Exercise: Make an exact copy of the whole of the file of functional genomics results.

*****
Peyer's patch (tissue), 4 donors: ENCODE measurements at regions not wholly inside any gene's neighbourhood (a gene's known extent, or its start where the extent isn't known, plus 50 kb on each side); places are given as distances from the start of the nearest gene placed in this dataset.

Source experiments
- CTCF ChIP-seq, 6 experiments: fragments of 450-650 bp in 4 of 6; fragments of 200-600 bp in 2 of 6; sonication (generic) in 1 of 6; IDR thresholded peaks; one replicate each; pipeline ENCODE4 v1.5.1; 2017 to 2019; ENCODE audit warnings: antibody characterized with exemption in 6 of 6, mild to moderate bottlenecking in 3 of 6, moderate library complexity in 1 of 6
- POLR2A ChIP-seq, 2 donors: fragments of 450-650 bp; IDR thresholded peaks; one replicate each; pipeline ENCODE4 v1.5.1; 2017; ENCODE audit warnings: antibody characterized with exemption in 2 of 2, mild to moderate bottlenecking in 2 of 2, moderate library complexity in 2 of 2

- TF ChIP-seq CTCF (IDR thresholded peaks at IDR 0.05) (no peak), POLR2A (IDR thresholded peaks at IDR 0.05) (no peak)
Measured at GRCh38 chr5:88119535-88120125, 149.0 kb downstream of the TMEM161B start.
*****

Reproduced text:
Peyer's patch (tissue), 4 donors: ENCODE measurements at regions not wholly inside any gene's neighbourhood (a gene's known extent, or its start where the extent isn't known, plus 50 kb on each side); places are given as distances from the start of the nearest gene placed in this dataset.

Source experiments
- CTCF ChIP-seq, 6 experiments: fragments of 450-650 bp in 4 of 6; fragments of 200-600 bp in 2 of 6; sonication (generic) in 1 of 6; IDR thresholded peaks; one replicate each; pipeline ENCODE4 v1.5.1; 2017 to 2019; ENCODE audit warnings: antibody characterized with exemption in 6 of 6, mild to moderate bottlenecking in 3 of 6, moderate library complexity in 1 of 6
- POLR2A ChIP-seq, 2 donors: fragments of 450-650 bp; IDR thresholded peaks; one replicate each; pipeline ENCODE4 v1.5.1; 2017; ENCODE audit warnings: antibody characterized with exemption in 2 of 2, mild to moderate bottlenecking in 2 of 2, moderate library complexity in 2 of 2

- TF ChIP-seq CTCF (IDR thresholded peaks at IDR 0.05) (no peak), POLR2A (IDR thresholded peaks at IDR 0.05) (no peak)
Measured at GRCh38 chr5:88119535-88120125, 149.0 kb downstream of the TMEM161B start.